An excerpt from Joshua Klein’s forthcoming book, Joined: A Bench Guide to Furniture Joinery:
“Now, your tenon is bigger than the mortise, and that’s good – but you don’t want to split the leg when you drive it. Carve shallow flats on the two sides perpendicular to the grain orientation of the leg (i.e. the “sides” of the tenon, not the “top” and “bottom”). This sideways relief ensures that your tenon doesn’t act as a wedge, splitting the leg apart. This was a common historical practice.
Brush a little hide glue in the mortise and then dip the end of the tenon in hide glue.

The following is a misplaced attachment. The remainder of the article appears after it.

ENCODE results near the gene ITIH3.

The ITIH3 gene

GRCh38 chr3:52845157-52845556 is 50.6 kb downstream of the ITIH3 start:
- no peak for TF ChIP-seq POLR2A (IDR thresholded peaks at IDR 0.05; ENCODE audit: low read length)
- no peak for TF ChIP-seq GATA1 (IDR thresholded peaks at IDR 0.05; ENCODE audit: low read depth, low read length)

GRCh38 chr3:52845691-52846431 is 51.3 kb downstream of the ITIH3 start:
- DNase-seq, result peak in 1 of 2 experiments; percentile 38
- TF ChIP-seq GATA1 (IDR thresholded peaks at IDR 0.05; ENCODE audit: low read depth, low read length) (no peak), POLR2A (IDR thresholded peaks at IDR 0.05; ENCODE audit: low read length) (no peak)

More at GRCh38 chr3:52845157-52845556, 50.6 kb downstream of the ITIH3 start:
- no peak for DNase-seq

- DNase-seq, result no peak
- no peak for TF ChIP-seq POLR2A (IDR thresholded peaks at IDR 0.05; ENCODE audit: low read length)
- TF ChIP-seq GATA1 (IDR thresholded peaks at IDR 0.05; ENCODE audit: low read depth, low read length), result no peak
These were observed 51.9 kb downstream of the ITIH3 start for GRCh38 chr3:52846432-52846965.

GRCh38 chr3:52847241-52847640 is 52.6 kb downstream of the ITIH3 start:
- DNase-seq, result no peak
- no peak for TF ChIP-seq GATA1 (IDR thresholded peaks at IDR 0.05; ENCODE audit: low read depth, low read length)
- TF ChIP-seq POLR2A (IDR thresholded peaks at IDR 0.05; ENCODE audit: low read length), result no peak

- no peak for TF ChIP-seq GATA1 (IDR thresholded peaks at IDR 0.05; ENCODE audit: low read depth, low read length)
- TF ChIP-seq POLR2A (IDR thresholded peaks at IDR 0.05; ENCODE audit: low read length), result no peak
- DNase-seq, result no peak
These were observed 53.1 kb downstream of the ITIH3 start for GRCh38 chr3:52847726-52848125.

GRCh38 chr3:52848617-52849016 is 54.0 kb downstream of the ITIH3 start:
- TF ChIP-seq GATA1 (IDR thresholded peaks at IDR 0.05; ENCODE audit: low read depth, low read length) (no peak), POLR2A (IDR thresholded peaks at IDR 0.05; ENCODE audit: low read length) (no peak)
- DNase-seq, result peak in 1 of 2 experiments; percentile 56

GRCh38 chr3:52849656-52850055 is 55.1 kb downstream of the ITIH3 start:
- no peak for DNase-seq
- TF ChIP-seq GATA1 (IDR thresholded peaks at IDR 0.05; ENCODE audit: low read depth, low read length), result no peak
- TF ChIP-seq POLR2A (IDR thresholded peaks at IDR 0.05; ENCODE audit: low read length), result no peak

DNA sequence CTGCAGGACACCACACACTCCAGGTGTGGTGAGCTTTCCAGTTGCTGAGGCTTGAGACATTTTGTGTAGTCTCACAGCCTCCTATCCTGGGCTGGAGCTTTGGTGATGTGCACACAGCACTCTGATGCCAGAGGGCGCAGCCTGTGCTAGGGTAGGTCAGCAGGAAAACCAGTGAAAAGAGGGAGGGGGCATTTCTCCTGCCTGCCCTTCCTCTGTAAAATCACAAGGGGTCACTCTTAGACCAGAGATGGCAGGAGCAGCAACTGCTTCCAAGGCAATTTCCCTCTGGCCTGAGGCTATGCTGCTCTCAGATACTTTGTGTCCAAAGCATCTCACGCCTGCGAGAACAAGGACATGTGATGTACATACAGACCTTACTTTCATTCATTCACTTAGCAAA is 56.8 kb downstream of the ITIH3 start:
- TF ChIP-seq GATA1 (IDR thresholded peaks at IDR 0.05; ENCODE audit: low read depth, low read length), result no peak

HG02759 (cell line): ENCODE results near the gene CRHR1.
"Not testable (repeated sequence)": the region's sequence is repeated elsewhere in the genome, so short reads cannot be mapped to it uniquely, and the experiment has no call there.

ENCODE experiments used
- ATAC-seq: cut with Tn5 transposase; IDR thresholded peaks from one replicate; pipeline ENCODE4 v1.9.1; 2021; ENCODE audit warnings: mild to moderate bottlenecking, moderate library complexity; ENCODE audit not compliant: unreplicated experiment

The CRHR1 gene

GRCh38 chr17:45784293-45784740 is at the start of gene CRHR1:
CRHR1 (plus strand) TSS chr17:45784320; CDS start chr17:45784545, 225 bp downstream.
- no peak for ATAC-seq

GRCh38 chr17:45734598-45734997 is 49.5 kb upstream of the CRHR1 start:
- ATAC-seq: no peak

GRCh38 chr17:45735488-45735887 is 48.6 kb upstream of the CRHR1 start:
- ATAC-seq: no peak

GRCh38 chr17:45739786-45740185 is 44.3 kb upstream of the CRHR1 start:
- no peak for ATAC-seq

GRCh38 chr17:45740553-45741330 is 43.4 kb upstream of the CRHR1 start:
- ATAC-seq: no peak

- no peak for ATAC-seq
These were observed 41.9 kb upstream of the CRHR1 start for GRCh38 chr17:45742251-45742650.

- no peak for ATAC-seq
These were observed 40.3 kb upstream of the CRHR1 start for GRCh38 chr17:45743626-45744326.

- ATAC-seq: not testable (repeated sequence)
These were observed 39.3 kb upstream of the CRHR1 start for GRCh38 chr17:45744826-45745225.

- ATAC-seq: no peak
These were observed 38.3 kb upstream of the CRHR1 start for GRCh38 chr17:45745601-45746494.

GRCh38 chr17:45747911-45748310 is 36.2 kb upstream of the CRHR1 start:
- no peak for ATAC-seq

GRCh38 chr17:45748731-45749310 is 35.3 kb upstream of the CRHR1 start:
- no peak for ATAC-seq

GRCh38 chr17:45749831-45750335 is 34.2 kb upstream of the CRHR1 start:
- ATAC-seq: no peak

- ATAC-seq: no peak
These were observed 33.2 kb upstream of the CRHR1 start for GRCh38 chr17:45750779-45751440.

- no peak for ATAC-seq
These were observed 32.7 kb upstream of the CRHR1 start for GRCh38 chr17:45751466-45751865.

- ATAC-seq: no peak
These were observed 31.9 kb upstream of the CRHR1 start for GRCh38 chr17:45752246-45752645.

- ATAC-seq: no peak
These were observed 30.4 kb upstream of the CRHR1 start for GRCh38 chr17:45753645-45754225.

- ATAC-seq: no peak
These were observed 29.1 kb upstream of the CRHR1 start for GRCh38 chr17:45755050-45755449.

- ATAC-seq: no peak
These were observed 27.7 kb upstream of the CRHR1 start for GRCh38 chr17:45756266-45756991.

Drive it in. Hard. This joint is a serious mechanical lock so it ought to be a bear to assemble. If you’re not scared the first few times doing this, it’s not tight enough. One period chairmaker recorded a particular day’s shop work with this intriguing note: “Worked upon a chair; broke it putting it together. Began another.” Period chairmaking is not for the milquetoast.
It goes without saying: You’ll want to make a handful of mock-ups before attempting this maneuver on an actual chair project.
The proper amount of glue will yield a small bead of squeeze-out. Let the squeeze-out gel and roll it off the surface without smearing it into the wood. If it accidentally smears, wipe it down with warm water.”
This book should be done at the printer next week! You can pre-order your copy here: https://www.mortiseandtenonmag.com/collections/books/products/joined-a-bench-guide-to-furniture-joinery-book